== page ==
News report: Illegal nursing-home evictions on the rise

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News report: Illegal nursing-home evictions on the rise
News report: Illegal nursing-home evictions on the rise
Increasingly, nursing homes are illegally turning out residents to help their bottom lines, according to an analysis in The Wall Street Journal.

While the Journal admits there is no agency tracking nursing home evictions in the U.S., it notes that complaints of improper evictions have doubled over the last decade to 8,500 in 2006. Those at greatest risk of being kicked out depend on Medicaid, according to the Journal, which reimburses nursing homes at roughly half the rate of Medicare. In lieu of these low-income residents, homes are opting for short-term residents whose visits are fully paid by Medicare for up to 100 days, the newspaper found. The nursing home industry, in responding to the allegations, said evictions are not common and when they occur, they happen for legitimate reasons, the newspaper reported.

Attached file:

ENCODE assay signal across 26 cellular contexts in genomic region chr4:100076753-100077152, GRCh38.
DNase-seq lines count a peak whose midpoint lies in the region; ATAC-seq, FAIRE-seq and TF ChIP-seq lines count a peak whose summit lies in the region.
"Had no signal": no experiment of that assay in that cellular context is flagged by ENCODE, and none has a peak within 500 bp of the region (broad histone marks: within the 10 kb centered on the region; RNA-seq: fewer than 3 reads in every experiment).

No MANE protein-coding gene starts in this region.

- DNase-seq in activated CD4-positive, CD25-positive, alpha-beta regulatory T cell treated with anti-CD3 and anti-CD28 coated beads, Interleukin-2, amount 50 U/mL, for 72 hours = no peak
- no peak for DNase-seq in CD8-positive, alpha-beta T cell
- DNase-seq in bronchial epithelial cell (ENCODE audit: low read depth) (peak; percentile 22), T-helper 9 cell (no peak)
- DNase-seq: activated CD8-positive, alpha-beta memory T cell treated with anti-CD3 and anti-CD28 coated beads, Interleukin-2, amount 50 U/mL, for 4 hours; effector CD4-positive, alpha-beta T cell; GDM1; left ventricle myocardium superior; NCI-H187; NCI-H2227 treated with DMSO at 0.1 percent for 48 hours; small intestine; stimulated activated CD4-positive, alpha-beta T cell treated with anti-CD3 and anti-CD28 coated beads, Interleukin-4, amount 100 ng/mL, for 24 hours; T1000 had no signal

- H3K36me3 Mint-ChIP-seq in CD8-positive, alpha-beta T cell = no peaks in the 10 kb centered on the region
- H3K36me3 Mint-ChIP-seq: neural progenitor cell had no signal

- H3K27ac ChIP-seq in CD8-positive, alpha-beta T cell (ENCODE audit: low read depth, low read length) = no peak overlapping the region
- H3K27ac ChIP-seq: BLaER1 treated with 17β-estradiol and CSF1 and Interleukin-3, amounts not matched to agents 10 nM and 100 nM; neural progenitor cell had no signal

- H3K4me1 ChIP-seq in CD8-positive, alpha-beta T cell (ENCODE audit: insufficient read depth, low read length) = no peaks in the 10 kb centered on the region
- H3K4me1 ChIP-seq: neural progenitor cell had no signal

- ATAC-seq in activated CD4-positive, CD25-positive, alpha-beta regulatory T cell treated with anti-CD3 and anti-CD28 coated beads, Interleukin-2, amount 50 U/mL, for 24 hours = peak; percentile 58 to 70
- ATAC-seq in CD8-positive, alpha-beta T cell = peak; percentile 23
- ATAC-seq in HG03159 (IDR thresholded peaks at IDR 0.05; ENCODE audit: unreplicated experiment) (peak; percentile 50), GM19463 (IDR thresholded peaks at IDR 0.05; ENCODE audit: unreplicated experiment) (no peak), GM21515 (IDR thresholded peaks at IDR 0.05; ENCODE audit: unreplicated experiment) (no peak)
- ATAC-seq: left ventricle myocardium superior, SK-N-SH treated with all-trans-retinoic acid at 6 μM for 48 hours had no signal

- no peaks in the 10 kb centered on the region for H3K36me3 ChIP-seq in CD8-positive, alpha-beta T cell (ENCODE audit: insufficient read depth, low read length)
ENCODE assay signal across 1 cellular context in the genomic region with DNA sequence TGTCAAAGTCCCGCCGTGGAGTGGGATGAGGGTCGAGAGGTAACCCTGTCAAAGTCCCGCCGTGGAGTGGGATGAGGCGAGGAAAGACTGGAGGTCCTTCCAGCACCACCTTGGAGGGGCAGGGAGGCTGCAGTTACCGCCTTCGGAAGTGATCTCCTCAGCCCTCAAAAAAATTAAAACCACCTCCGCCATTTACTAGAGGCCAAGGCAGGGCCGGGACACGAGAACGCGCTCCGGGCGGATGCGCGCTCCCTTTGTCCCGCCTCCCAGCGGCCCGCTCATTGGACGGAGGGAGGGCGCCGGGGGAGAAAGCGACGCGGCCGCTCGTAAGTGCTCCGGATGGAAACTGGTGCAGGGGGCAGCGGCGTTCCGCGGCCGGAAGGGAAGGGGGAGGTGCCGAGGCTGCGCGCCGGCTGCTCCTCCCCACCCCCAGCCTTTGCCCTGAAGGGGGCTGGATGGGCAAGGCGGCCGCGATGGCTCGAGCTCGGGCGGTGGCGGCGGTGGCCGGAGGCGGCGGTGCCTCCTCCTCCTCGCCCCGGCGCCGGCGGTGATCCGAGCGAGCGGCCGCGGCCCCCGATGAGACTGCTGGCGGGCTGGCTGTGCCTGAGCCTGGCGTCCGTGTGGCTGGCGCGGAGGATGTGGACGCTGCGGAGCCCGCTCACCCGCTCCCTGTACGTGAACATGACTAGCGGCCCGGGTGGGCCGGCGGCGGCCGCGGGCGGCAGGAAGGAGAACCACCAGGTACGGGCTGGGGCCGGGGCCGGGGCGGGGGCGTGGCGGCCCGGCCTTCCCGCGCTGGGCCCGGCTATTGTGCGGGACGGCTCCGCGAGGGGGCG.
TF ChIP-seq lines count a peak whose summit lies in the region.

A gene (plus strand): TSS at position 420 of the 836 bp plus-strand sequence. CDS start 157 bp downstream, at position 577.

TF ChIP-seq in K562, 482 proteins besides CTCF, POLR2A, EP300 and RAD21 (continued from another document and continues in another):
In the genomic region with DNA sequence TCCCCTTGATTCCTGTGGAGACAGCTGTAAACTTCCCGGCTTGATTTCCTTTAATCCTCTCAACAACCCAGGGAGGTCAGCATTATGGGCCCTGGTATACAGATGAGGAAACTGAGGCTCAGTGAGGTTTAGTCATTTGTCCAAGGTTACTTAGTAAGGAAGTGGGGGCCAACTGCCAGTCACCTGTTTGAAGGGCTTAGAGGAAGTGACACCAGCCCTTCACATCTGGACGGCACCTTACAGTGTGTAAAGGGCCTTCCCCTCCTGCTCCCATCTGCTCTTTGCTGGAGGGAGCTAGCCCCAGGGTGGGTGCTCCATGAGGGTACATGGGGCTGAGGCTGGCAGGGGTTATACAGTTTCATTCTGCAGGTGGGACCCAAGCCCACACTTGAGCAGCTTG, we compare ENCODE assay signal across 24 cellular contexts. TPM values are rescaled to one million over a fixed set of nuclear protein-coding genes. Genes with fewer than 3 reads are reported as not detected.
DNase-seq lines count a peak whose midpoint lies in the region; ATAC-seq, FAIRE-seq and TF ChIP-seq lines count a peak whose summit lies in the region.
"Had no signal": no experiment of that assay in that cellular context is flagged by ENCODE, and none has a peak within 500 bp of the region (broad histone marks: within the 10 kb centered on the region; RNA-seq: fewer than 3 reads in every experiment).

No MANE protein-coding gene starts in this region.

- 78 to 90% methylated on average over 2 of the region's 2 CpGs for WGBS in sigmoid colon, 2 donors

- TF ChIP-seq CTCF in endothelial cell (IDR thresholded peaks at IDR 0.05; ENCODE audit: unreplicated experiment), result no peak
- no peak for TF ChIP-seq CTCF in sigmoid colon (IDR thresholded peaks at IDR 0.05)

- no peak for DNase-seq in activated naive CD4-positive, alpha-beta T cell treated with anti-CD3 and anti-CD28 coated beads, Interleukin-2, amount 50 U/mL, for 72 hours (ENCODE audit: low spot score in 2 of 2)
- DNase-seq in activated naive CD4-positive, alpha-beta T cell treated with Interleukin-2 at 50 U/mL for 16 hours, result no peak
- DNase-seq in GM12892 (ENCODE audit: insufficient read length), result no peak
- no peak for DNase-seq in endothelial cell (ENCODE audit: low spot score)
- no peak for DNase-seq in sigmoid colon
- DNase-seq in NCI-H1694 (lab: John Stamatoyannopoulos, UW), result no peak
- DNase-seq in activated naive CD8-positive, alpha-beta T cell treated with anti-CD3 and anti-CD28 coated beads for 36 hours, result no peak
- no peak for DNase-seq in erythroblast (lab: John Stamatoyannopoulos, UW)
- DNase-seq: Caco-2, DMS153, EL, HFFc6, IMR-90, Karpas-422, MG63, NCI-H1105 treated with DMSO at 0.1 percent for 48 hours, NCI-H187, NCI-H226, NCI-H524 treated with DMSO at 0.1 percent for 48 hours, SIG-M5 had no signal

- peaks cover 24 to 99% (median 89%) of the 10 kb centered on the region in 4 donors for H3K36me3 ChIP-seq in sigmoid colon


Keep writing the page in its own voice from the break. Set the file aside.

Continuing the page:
Federal law requires a home give a resident at least 30 days notice before evicting him or her, and allows for only six possible reasons for eviction: they are healthy enough to return home; they require care not offered at the nursing home; they risk the health of other residents or staff; they endanger the safety of other residents or staff; they do not pay their bills; or the nursing home closes. The Journal asserts that, in many states, up to one in seven evictions does not meet those criteria.

To read the Wall Street Journal Story, visit http://online.wsj.com/article/SB121806702698918693.html.